Just over 850 hospitals in the 340B program asked the federal government yesterday to appeal a judge’s Nov. 5 ruling that halted enforcement actions against two drug companies that deny 340B pricing when hospitals and others use contract pharmacies. They also asked the government to start punishing other manufacturers with similar policies.
The letter asks Becerra to challenge U.S. District Judge Dabney Friedrich’s decision to set aside the U.S. Health Resources and Services Administration’s (HRSA) May 17 letters telling Novartis and United Therapeutics (UT) their restrictions on 340B contract pharmacy were illegal and resulted in overcharges that must be repaid, or the companies could face civil fines.
Friedrich ruled that the 340B statute does not prohibit drug makers from attaching any conditions to 340B sales. But, she said, the statute does not permit all such conditions. Any new enforcement action against Novartis and UT would need to be based “on a new statutory provision, a new legislative rule, or a well-developed legal theory that Section 340B precludes the specific conditions at issue here,” Friedrich said.
Novartis and UT have not appealed her decision which is largely viewed as favorable to the companies. Friedrich recently gave the government extensions of time in two other 340B contract pharmacy lawsuits that she also is hearing to decide whether to appeal her joint ruling in the Novartis and UT’s cases.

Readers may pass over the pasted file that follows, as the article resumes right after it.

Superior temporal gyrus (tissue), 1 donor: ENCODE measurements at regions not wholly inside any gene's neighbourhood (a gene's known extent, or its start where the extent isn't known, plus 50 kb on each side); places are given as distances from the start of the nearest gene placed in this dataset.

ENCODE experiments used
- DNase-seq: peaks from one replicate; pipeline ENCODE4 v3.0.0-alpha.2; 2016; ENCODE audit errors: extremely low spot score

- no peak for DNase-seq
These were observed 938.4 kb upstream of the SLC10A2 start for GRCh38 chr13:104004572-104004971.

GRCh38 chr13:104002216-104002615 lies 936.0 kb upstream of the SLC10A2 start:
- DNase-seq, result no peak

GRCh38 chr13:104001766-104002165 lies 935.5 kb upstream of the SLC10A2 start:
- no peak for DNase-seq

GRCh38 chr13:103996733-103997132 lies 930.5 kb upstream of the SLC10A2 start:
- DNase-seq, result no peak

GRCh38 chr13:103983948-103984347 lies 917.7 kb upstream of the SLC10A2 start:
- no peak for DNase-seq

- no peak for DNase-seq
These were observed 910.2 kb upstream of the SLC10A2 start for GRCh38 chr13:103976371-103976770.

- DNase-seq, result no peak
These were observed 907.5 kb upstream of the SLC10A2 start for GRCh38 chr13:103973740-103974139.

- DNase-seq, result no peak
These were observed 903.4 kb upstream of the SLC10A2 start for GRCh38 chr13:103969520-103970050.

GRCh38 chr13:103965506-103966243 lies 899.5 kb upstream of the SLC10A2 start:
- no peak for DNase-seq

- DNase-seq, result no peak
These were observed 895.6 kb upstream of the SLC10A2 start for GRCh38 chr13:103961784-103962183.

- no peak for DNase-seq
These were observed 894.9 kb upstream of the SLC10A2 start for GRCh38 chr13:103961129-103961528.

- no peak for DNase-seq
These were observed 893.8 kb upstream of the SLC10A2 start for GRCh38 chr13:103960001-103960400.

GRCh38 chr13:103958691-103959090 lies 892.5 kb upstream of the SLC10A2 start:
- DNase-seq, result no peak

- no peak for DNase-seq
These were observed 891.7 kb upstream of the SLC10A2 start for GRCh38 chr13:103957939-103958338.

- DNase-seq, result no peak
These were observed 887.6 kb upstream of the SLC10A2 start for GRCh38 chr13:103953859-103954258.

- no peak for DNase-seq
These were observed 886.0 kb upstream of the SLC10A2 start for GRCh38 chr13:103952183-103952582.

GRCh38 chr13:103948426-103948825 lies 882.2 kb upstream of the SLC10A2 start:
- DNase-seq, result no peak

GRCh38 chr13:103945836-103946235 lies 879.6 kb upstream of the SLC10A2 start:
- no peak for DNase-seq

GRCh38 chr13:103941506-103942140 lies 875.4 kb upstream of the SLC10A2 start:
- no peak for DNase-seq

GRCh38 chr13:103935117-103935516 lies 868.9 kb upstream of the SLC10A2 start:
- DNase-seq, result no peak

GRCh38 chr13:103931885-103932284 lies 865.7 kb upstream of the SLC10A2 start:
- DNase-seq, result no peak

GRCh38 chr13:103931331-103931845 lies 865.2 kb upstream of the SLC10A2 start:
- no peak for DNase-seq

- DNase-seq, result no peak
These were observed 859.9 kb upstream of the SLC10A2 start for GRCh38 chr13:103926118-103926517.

One of those other two cases was filed by drug industry vendor Kalderos. On Dec. 15, the government asked Friedrich to stay further proceedings in Kalderos’ suit until the government decides whether to appeal her decision in the Novartis and UT’s cases and, if it does appeal, to keep the stay in place until the U.S. Court of Appeals for the District of Columbia Circuit resolves the Novartis and UT’s cases.
The 340B hospitals’ letter to Becerra notes that two other federal judges—one in Lilly’s contract pharmacy lawsuit, the other in Sanofi and Novo Nordisk’s lawsuits—”have ruled that drug companies are violating the law and do not have the right to unilaterally impose these types of restrictions on 340B discounts. We urge HRSA to move forward expeditiously with enforcement consistent with those courts’ rulings.”
The hospitals “strongly urge the government to appeal or otherwise respond to” Friedrich’s decision in the Novartis and UT cases “and continue to press for a restoration of 340B pricing as rapidly as possible.”
According to a 2020 U.S. Government Accountability Office report, there were 2,523 hospitals participating in 340B as of 2019. More than 1,400 hospitals and health systems belong to 340B Health, the group says.